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Heathrow strike: Most sacked employees Indians

Last updated on: August 13, 2005 20:20 IST

Asians, mostly Indians, were among the majority of 800 workers sacked by a catering firm at Heathrow airport, which triggered a wildcat strike by British Airways ground staff, disrupting flights and leaving thousands of people stranded.

Hundreds of ground staff walked out on Thursday in support of workers fired by US company Gate Gourmet, BA's in-flight meal supplier. Tara Shah, 39, and her husband Kiran worked at the catering firm. She was one of those sacked over megaphone.

Kiran was off for the day so he was sacked through a letter.

British Airways staff return to work

"Many couples have been sacked," she told reporters. "We don't know what we are going to do. We have four children and a mortgage to pay.  The way we have been treated is shocking."

Tara Shah said the company appeared to have miscalculated the scale of the opposition. "We are very strong and we are angry.  This gives me hope."

Another sacked employee Sabajit Sidhu, a mother of two from Slough, said managers underestimated the resilience of their workers and the ties that unite airport workers of all races, ages, religions and both sexes.

"I work for Gate Gourmet but some of my relatives are baggage handlers," she said. "I am very proud of the fight we are showing. They treated us terribly.

"We were held in the canteen for hours and then they just pushed us out of the building. I worked there for six years. I think they have made a big mistake," said Sidhu.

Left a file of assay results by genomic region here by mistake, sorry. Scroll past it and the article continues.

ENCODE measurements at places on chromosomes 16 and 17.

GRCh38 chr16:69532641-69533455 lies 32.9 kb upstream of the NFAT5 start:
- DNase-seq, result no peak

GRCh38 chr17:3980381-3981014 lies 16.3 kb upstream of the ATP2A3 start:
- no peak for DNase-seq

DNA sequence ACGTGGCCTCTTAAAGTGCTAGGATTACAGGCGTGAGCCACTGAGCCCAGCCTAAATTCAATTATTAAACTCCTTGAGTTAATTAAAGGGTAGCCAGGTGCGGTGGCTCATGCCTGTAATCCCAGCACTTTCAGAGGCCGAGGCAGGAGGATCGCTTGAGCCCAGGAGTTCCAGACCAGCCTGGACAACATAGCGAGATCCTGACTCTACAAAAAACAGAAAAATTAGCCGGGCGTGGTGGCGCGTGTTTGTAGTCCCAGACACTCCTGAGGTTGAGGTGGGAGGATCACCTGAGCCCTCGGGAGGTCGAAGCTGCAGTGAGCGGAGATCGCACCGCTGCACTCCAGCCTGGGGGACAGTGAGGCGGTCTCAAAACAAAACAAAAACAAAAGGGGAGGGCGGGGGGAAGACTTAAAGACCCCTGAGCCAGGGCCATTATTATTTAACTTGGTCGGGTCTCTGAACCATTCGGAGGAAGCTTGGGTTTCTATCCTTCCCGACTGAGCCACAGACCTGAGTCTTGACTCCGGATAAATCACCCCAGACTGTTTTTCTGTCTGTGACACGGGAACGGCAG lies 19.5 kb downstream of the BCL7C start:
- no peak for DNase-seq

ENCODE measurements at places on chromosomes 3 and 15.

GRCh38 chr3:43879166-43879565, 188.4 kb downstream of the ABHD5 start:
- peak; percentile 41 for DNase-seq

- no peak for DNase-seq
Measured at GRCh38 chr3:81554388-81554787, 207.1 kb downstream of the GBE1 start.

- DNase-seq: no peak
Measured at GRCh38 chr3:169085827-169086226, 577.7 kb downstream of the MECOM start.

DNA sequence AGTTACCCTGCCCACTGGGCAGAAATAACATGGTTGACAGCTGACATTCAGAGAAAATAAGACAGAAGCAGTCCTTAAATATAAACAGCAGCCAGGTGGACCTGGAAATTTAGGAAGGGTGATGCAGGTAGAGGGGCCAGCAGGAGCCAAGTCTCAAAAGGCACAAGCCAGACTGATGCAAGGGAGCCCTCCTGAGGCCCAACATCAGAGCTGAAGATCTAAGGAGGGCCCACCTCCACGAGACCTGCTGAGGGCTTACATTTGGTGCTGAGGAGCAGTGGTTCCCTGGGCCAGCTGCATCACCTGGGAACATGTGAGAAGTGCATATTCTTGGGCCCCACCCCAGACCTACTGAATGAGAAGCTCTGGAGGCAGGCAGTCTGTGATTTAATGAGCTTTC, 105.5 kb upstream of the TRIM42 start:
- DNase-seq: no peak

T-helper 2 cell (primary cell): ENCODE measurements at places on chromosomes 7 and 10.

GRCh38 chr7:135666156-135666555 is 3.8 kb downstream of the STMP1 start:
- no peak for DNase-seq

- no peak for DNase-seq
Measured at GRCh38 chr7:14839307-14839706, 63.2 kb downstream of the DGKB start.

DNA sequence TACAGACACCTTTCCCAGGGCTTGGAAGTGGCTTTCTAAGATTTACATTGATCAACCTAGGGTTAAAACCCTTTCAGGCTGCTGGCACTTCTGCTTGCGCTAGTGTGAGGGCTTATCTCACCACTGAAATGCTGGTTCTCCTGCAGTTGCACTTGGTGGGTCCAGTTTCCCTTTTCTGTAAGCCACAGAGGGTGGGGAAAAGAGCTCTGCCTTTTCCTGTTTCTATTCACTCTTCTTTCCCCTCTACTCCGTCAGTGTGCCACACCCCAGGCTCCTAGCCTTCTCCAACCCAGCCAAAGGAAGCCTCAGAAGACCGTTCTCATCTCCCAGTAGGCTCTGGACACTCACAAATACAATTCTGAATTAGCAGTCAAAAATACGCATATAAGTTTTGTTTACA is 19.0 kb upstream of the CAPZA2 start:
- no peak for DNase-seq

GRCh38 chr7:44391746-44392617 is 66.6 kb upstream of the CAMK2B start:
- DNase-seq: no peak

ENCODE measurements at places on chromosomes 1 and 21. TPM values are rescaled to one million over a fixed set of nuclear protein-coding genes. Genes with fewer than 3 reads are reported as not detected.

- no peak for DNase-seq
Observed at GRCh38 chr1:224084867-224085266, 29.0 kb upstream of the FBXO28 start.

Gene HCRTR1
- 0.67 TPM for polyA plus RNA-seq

Harinder Atwal, 45, joined the company a decade ago. The mother of three was a senior shop steward and said relations between staff and senior managers seemed to deteriorate 18 months ago.

"They wanted to reduce our pay. The drivers would go from £8 an hour to £6.35 and overtime would go to a flat rate.  They wanted five days' sick pay instead of 25. Six or seven months ago they said they needed 675 redundancies but then they sought to bring in the seasonal staff.

"The new managers are from Germany and they want us to work in a way they are accustomed to. The managers used to understand their workforce but not anymore," said Atwal.

The outcome of the dispute will have implications not just for the running of the airport, but also for many of the largely Asian neighbourhoods that surround it.

Heathrow draws on the Asian communities of Southall, Slough, Hounslow, Hayes, Ealing and Brentford in the recruitment of its 70,000 workforce.

Women and men from those areas work as baggage handlers, security, cleaning staff and immigration staff at the airport. But they are also heavily employed by ancillary industries.

Owing to the strike, British Airways was now facing a £30 million legal battle with passengers over its refusal to pay cash compensation for cancelling 600 flights in the past two days, reports said.

Under the European passenger rights regulation, which came into force in February, passengers are entitled to cash payments of up to £400 if their flight is cancelled with less than two weeks' notice.

Bitish Airways resumed flights to and from Heathrow Airport when the walkout by its ground crew ended on Friday.

But the airline said it would take several days to fully restore its service. A BA spokeswoman said seventy thousand BA passengers were stranded on Friday.

H S Rao in London
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